Water is Essential for Survival: Here’s How We Purify It

Author: Leon Zhou

Editors: Shamsia Ahmed and Kira Tian

Artist: Aurora Chen

Water is one of the most vital substances for living organisms and is undoubtedly common in human beings’ life. Every individual needs water to survive, but here’s a cruel fact: even though water covers about 71% of the earth's surface, only 3% of the earth's water is fresh, and about 2.5% of the earth's freshwater is unavailable (locked up in glaciers, polar ice caps, atmosphere, and soil; highly polluted; or lies too far under the earth's surface to be extracted at an affordable cost)[1]. In addition to the little amount of freshwater available, a large proportion of water is polluted and can lead to health problems when drunk by people. As a result, the depletion of freshwater resources becomes one of the severest issues waiting to be solved. Researchers are now applying both physical and chemical methods for water purifications. This article will mainly discuss three prevalent chemical methods for purifying water.


Flocculation is the collection of cells into aggregates by the addition of multivalent cations, metal salts, or polymers [2]. During flocculation, fine particles will clump together into a floc. The floc will either float at the top of the liquid or settle to the bottom, which can then be easily filtered, purifying the water.

How does flocculation exactly work in water purification?

Specific chemicals (including Al2(SO4)3, Fe2(SO4)3,NaAlO2), also called coagulants, are added to the water.

With the addition of coagulants, most unwanted waste such as dust, earth particles, and algae, is gathered as flocs.

Flocs heavier than water settle at the bottom and flocs lighter than water floats on the top. Both situations can result in an easy removal of unwanted particles from water.

The advantage of flocculation is that it makes the process of filtering out suspended solid particles very effective: about 90% of the suspended particles can be removed using flocculation.

The major disadvantages of using coagulants and flocculation for treatment are the cost and the need for complicated and frequent monitoring, as well as measuring an accurate amount of chemicals that would be added. The process of flocculation also needs elaborated equipment to function efficiently. In addition, based on various conditions of water, it usually requires a special test (jar test) to determine the choice of specific chemicals and other operating conditions. Therefore, flocculation would not be cost-effective for treating small water supplies.

2) Chlorination:

Chlorination is the process of adding chlorine to water to disinfect it, making the water safe to drink. Usually, chlorine is added to the water in the form of compressed gas (Cl2), sodium hypochlorite solution (NaOCl), or solid calcium hypochlorite (Ca(OCl)2). Those chemicals could be harmful in high doses, but when being added to water, the amount of these chemicals are controlled at low levels where germs can be killed and the water is still safe to drink [3].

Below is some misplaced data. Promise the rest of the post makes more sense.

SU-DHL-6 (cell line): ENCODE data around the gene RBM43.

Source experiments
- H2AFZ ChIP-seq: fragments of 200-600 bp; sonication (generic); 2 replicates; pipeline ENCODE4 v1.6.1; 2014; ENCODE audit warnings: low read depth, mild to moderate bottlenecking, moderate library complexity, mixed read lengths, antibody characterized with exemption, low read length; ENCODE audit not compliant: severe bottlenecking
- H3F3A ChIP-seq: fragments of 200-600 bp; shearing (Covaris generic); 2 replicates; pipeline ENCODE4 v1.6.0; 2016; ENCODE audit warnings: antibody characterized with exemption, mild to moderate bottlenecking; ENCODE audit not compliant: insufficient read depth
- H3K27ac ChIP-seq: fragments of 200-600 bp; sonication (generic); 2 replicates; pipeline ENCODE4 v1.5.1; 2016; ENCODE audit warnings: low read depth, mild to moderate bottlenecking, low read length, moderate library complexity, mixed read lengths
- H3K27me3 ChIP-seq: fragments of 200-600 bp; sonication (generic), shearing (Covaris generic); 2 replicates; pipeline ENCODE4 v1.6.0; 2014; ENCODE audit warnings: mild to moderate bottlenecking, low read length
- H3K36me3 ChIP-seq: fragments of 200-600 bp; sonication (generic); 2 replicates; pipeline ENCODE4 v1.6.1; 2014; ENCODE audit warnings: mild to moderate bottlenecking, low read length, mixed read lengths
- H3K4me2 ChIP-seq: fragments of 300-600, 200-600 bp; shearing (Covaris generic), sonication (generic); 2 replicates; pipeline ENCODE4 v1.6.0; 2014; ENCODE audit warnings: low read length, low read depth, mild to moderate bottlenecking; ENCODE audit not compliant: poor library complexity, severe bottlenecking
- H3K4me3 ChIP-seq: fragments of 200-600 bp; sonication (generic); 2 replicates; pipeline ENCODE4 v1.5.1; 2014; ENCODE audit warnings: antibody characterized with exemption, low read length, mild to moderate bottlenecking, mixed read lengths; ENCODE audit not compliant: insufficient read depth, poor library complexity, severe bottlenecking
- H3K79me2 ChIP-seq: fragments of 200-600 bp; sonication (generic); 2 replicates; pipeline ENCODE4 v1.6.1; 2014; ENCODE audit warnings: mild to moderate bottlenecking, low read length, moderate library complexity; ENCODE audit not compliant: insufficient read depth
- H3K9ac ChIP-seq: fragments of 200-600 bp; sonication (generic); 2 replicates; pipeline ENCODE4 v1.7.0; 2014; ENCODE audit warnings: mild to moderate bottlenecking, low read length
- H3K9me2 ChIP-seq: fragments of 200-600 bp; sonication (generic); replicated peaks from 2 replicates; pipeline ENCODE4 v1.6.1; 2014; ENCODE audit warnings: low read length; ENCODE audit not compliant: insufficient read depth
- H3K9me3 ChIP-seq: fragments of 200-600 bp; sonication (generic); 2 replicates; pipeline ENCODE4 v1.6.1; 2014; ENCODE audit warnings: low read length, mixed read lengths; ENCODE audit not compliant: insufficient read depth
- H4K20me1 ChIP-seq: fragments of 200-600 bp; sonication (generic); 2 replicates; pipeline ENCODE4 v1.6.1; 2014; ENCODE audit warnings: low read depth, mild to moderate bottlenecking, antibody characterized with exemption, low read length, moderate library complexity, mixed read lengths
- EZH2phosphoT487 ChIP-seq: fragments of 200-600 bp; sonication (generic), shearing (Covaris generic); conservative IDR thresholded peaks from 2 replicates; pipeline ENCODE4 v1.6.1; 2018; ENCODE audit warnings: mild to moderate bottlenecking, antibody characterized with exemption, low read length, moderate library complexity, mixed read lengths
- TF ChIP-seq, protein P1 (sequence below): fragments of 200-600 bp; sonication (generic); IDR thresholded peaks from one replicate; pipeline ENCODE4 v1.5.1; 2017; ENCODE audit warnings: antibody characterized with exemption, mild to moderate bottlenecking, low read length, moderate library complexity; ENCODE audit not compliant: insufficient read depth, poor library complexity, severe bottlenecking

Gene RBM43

Chlorine inactivates a microorganism by damaging its cell membrane. After the cell membrane is weakened, chlorine can enter the cell and disrupt DNA activity [4].

The advantage of chlorination is that, unlike flocculation, it is effective in eliminating bacteria and viruses in water. However, it cannot inactivate all microbes. Still, chlorination is a good disinfection method to use because it is inexpensive. The chlorination process is also relatively easy to implement when compared to other water treatment methods. A common example of chlorination in daily life would be the water treatment in swimming pools. Also, chlorination is one of the methods used to treat tap water.

3) Use of ultraviolet light (UV water purifier)

A UV water purifier treats biologically unsafe water with ultraviolet light. The ultraviolet light damages the DNA of living organisms in the water, including bacteria, viruses, parasites, and fungi, so the organisms can no longer reproduce.

A UV water purifier mainly includes a chamber, holding an ultraviolet light lamp inside. As water flows past the lamp, the ultraviolet light emitted by the lamp will play its role in eliminating illness-causing microorganisms.

Ultraviolet water purification is the most effective method for disinfecting bacteria from water. As one of the chemical methods for water purification, it does not add chemicals into water, which means it does not leave by-products. Compared to chlorination, ultraviolet water purification does not add tastes or odors to the water. In addition, a UV water purifier is easy to maintain, requiring merely an annual UV lamp change.[5]

However, to purify water, ultraviolet light cannot remove contaminants. It only inactivates living organisms, so it is used with other treatment methods (like flocculation).


Bureau of Reclamation: “Water Facts - Worldwide Water Supply”, https://www.usbr.gov/mp/arwec/water-facts-ww-water-sup.html

J.Masojídek, G.Torzillo “Mass Cultivation of Freshwater Microalgae”, https://www.sciencedirect.com/science/article/pii/B9780124095489093738

EPA. “Basic information about disinfectants in drinking water: Chloramine, chlorine and

chlorine dioxide.” 2013 https://www.epa.gov/dwreginfo/drinking-water-regulations

SDWF. “What is Chlorination?”


“What is a UV Water Purifier and How Does It Work?” Fresh Water Systems. John Woodard.

April 15, 2019 https://www.freshwatersystems.com/blogs/blog/what-is-a-uv-water-


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